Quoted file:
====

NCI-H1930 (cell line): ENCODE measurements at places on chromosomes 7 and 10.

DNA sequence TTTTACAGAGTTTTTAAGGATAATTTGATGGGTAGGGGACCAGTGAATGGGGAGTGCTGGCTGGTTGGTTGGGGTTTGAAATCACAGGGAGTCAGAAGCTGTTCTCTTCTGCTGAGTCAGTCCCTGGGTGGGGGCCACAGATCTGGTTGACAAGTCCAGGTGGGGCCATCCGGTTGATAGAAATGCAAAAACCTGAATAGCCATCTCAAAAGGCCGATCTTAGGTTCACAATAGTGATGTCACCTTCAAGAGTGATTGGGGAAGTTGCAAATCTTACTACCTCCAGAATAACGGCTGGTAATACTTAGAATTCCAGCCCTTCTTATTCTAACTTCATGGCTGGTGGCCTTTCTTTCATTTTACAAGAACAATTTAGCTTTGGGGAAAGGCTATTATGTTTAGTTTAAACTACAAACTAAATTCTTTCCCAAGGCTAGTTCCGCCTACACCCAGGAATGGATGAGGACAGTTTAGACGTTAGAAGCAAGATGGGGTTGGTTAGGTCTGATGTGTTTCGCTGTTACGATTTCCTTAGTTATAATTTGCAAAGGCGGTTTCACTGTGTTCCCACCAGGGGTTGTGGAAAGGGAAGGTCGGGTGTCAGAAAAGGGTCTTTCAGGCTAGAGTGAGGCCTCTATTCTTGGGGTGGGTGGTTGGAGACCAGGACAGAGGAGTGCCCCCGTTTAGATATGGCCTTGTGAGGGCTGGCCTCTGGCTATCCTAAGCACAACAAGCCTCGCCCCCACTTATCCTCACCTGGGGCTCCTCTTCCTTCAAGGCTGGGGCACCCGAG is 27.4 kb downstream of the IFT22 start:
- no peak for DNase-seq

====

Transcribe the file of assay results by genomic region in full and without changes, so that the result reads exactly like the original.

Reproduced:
NCI-H1930 (cell line): ENCODE measurements at places on chromosomes 7 and 10.

DNA sequence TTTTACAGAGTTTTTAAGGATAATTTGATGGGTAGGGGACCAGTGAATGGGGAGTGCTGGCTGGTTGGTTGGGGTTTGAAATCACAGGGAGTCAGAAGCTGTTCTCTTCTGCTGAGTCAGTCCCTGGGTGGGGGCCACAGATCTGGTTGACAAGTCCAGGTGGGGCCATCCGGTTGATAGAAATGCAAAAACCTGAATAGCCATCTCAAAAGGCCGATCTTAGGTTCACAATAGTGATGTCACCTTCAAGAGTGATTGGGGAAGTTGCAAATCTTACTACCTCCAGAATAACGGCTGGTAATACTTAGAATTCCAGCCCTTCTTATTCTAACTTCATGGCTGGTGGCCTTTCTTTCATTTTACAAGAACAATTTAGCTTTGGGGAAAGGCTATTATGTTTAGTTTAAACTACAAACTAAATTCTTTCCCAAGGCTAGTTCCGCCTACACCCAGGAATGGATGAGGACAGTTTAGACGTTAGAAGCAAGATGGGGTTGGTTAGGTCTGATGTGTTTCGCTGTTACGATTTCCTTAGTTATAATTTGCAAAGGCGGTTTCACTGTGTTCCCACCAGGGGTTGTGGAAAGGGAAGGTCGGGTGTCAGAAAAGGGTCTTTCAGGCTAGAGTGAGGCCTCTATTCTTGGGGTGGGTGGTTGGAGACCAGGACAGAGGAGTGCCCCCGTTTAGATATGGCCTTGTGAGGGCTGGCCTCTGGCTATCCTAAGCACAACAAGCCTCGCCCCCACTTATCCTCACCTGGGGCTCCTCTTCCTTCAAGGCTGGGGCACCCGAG is 27.4 kb downstream of the IFT22 start:
- no peak for DNase-seq